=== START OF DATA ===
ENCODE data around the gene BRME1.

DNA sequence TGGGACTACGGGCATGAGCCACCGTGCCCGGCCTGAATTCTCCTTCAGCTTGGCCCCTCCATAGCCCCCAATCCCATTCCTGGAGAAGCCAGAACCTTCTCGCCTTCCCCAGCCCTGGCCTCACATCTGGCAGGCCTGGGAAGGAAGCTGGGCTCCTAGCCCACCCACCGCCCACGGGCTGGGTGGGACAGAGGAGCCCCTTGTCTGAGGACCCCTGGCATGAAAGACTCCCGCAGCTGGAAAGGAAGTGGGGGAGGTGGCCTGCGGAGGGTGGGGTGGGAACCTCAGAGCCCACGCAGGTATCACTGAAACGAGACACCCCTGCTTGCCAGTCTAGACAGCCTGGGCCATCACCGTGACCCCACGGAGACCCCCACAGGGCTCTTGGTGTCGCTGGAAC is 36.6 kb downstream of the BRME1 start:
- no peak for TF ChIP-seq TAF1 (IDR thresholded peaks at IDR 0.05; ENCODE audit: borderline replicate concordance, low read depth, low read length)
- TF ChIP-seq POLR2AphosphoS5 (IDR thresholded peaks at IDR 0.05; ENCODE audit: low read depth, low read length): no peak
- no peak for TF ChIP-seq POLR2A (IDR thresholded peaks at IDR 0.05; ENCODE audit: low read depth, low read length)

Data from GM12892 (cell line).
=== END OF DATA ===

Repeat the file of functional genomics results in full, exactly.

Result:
ENCODE data around the gene BRME1.

DNA sequence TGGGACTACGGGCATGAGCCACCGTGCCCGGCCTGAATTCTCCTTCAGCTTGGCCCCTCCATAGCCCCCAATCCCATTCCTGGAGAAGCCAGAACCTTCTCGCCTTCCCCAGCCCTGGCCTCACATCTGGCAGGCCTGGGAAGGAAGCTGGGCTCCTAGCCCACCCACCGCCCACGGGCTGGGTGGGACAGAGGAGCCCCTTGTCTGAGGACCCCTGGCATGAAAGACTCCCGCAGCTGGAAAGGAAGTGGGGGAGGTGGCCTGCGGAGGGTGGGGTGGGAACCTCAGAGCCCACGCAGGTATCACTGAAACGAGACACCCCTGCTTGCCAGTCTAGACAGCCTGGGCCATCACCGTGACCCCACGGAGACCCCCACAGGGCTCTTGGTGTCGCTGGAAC is 36.6 kb downstream of the BRME1 start:
- no peak for TF ChIP-seq TAF1 (IDR thresholded peaks at IDR 0.05; ENCODE audit: borderline replicate concordance, low read depth, low read length)
- TF ChIP-seq POLR2AphosphoS5 (IDR thresholded peaks at IDR 0.05; ENCODE audit: low read depth, low read length): no peak
- no peak for TF ChIP-seq POLR2A (IDR thresholded peaks at IDR 0.05; ENCODE audit: low read depth, low read length)

Data from GM12892 (cell line).